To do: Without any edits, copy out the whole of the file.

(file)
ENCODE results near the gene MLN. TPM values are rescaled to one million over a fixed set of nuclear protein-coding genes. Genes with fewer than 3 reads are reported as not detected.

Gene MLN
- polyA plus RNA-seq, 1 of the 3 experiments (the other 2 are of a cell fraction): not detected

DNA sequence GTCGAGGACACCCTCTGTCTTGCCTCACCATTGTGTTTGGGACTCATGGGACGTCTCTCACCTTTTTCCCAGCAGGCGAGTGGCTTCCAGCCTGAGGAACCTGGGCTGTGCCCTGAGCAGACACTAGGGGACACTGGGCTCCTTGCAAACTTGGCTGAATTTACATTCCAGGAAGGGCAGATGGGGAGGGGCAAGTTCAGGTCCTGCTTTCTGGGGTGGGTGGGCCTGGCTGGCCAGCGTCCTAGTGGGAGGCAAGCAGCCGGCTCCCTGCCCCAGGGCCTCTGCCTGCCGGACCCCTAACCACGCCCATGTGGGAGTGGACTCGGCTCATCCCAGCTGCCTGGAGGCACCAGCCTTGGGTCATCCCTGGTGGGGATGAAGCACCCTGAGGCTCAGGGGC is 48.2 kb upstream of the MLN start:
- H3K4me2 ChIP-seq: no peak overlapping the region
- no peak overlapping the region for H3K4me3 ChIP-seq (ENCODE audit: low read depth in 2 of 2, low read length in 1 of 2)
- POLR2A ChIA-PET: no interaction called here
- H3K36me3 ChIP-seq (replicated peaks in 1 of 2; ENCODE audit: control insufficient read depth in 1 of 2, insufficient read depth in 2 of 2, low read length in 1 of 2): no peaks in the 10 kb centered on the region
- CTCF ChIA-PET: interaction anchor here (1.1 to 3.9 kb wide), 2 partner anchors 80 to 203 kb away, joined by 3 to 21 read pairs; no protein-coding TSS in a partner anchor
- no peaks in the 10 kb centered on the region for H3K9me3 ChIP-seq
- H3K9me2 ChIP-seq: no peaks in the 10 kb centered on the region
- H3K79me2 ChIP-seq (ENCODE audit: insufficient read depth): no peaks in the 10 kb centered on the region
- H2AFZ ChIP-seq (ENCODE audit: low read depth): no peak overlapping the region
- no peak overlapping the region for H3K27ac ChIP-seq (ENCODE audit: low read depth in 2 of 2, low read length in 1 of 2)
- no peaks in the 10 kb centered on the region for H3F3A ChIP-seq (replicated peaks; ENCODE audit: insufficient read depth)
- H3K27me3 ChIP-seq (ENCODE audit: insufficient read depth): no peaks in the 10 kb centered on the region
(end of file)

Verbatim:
ENCODE results near the gene MLN. TPM values are rescaled to one million over a fixed set of nuclear protein-coding genes. Genes with fewer than 3 reads are reported as not detected.

Gene MLN
- polyA plus RNA-seq, 1 of the 3 experiments (the other 2 are of a cell fraction): not detected

DNA sequence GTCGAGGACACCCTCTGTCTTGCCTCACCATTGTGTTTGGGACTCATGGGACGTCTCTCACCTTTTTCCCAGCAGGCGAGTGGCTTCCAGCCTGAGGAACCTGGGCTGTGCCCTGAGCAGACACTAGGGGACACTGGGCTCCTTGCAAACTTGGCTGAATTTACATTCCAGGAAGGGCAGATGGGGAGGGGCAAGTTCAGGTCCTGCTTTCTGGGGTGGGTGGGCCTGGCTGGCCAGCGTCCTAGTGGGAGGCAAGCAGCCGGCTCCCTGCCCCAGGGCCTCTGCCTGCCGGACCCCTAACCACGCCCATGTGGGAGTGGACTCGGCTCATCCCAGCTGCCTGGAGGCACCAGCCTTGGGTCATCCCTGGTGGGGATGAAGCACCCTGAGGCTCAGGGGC is 48.2 kb upstream of the MLN start:
- H3K4me2 ChIP-seq: no peak overlapping the region
- no peak overlapping the region for H3K4me3 ChIP-seq (ENCODE audit: low read depth in 2 of 2, low read length in 1 of 2)
- POLR2A ChIA-PET: no interaction called here
- H3K36me3 ChIP-seq (replicated peaks in 1 of 2; ENCODE audit: control insufficient read depth in 1 of 2, insufficient read depth in 2 of 2, low read length in 1 of 2): no peaks in the 10 kb centered on the region
- CTCF ChIA-PET: interaction anchor here (1.1 to 3.9 kb wide), 2 partner anchors 80 to 203 kb away, joined by 3 to 21 read pairs; no protein-coding TSS in a partner anchor
- no peaks in the 10 kb centered on the region for H3K9me3 ChIP-seq
- H3K9me2 ChIP-seq: no peaks in the 10 kb centered on the region
- H3K79me2 ChIP-seq (ENCODE audit: insufficient read depth): no peaks in the 10 kb centered on the region
- H2AFZ ChIP-seq (ENCODE audit: low read depth): no peak overlapping the region
- no peak overlapping the region for H3K27ac ChIP-seq (ENCODE audit: low read depth in 2 of 2, low read length in 1 of 2)
- no peaks in the 10 kb centered on the region for H3F3A ChIP-seq (replicated peaks; ENCODE audit: insufficient read depth)
- H3K27me3 ChIP-seq (ENCODE audit: insufficient read depth): no peaks in the 10 kb centered on the region